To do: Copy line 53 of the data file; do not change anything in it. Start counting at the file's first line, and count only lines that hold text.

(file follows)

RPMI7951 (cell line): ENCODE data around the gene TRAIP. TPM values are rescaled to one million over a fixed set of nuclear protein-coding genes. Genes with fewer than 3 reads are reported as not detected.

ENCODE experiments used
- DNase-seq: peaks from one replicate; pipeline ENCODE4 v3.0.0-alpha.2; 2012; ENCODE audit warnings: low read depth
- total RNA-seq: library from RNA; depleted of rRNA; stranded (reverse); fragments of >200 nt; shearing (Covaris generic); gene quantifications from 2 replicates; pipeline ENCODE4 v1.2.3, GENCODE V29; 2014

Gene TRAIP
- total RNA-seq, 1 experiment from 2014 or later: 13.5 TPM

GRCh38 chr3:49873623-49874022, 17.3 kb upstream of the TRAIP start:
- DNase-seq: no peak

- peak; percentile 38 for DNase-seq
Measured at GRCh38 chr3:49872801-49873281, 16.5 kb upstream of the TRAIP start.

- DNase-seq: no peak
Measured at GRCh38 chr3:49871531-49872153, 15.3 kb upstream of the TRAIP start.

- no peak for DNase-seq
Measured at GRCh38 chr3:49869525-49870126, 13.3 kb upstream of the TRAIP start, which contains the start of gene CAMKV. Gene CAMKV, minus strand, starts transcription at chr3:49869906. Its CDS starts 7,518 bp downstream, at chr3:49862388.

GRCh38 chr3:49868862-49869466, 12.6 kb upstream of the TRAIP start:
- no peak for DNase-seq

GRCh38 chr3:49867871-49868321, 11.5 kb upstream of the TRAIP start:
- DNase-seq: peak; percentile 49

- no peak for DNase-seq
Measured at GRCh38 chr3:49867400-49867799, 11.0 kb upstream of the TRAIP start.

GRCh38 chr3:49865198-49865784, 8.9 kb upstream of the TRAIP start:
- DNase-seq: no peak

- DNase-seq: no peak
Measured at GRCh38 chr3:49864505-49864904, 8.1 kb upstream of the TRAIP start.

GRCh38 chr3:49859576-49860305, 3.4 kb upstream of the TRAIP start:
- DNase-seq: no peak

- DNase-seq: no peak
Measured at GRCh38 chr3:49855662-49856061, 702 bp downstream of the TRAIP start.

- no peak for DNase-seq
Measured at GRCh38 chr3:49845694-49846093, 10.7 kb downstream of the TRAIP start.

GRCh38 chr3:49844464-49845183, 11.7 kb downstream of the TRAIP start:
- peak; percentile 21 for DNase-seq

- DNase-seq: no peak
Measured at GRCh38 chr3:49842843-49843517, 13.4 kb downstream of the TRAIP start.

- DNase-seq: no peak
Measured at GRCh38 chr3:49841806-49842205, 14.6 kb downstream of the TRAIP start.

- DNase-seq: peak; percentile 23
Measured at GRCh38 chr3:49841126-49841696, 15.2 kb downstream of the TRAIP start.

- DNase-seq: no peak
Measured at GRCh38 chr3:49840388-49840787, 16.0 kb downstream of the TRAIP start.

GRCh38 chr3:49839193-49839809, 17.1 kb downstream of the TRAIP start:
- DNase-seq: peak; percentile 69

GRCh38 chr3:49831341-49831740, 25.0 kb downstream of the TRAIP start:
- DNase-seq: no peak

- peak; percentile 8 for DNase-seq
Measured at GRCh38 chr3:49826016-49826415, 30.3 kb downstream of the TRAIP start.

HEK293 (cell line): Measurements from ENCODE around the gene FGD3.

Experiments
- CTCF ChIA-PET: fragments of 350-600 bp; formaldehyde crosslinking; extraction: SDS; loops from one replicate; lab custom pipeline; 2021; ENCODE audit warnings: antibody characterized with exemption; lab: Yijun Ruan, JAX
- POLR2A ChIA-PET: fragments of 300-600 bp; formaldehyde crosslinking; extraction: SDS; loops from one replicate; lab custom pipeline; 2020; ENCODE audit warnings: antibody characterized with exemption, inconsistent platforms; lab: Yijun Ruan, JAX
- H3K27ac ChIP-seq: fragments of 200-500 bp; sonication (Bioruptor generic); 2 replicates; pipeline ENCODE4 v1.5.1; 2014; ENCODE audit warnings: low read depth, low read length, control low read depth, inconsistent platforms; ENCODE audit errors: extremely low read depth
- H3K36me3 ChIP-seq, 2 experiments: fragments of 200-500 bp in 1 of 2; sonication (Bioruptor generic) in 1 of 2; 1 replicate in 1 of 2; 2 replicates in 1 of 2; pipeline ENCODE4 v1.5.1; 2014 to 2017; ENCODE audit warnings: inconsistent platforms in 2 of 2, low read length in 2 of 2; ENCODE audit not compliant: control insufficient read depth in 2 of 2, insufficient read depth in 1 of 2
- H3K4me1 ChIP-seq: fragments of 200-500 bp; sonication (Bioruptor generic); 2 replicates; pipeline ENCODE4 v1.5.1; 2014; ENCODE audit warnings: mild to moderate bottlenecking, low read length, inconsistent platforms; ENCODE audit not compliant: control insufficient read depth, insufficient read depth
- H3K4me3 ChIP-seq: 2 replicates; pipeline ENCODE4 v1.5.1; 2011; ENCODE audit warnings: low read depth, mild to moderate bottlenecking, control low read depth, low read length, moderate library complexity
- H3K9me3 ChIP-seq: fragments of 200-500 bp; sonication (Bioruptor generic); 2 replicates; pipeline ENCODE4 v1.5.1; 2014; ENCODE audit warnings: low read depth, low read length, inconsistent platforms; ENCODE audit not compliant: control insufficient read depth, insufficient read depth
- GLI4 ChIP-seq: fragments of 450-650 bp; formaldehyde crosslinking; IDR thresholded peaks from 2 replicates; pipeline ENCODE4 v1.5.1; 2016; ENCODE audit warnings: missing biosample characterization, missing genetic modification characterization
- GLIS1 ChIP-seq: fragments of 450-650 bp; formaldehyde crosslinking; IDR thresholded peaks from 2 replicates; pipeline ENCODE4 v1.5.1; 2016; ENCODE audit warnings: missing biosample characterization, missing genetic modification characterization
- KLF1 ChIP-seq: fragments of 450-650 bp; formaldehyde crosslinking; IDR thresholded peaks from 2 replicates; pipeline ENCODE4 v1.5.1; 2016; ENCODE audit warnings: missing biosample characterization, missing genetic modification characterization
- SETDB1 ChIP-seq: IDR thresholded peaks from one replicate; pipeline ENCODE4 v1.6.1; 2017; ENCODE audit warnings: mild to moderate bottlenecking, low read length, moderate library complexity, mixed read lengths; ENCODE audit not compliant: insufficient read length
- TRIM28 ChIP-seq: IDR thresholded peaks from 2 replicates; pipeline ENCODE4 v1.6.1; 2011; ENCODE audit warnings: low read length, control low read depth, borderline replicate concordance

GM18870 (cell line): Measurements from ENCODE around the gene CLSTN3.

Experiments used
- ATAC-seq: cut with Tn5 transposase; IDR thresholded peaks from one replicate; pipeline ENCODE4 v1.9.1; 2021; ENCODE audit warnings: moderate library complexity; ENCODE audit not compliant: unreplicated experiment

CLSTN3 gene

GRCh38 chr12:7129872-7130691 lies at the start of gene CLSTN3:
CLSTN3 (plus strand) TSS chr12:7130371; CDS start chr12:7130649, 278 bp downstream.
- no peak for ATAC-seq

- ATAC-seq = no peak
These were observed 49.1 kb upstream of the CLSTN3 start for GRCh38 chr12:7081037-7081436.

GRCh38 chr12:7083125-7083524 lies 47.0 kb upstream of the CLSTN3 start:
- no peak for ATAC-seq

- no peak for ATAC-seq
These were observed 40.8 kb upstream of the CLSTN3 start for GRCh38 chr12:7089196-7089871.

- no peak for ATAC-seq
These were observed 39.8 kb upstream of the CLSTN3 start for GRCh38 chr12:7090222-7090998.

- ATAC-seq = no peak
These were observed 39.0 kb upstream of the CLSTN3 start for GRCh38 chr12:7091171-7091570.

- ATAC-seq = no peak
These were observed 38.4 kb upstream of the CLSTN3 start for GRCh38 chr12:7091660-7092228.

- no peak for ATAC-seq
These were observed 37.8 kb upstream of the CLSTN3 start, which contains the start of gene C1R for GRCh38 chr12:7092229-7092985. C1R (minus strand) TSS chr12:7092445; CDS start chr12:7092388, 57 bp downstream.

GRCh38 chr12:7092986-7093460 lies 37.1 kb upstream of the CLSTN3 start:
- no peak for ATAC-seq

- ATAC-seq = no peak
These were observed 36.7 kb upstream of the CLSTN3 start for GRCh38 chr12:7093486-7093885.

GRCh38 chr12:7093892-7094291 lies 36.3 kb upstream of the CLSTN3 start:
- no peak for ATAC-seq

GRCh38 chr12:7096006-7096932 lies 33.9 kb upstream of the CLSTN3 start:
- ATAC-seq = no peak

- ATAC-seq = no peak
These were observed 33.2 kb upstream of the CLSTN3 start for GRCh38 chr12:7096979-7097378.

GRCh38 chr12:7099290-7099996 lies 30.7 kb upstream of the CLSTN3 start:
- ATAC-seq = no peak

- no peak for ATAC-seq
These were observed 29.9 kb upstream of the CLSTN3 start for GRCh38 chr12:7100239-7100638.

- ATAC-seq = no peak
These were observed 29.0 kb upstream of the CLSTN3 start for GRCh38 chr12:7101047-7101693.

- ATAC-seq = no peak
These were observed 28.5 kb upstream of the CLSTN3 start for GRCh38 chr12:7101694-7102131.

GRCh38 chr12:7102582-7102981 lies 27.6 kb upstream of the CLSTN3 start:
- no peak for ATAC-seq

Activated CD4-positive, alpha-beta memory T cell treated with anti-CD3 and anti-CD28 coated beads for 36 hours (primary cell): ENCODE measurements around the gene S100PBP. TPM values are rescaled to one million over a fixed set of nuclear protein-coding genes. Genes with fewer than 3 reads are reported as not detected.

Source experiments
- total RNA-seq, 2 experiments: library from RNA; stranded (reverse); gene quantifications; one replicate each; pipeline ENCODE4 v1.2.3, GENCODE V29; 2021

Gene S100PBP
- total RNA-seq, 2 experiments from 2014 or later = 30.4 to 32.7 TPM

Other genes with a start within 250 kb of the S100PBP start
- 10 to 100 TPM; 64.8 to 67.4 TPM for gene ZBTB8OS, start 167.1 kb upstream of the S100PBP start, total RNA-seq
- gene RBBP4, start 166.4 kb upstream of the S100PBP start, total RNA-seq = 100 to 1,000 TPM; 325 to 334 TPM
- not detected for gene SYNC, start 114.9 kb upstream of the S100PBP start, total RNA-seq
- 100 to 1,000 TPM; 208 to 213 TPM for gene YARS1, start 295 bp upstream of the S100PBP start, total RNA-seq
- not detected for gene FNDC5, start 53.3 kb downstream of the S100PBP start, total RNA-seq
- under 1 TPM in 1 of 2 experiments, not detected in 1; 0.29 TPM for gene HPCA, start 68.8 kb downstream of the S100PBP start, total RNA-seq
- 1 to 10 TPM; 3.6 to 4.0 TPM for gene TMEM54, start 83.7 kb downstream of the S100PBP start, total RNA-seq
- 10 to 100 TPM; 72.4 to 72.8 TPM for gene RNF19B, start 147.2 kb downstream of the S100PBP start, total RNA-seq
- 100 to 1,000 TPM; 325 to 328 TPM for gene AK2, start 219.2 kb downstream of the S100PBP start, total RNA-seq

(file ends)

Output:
- H3K4me1 ChIP-seq: fragments of 200-500 bp; sonication (Bioruptor generic); 2 replicates; pipeline ENCODE4 v1.5.1; 2014; ENCODE audit warnings: mild to moderate bottlenecking, low read length, inconsistent platforms; ENCODE audit not compliant: control insufficient read depth, insufficient read depth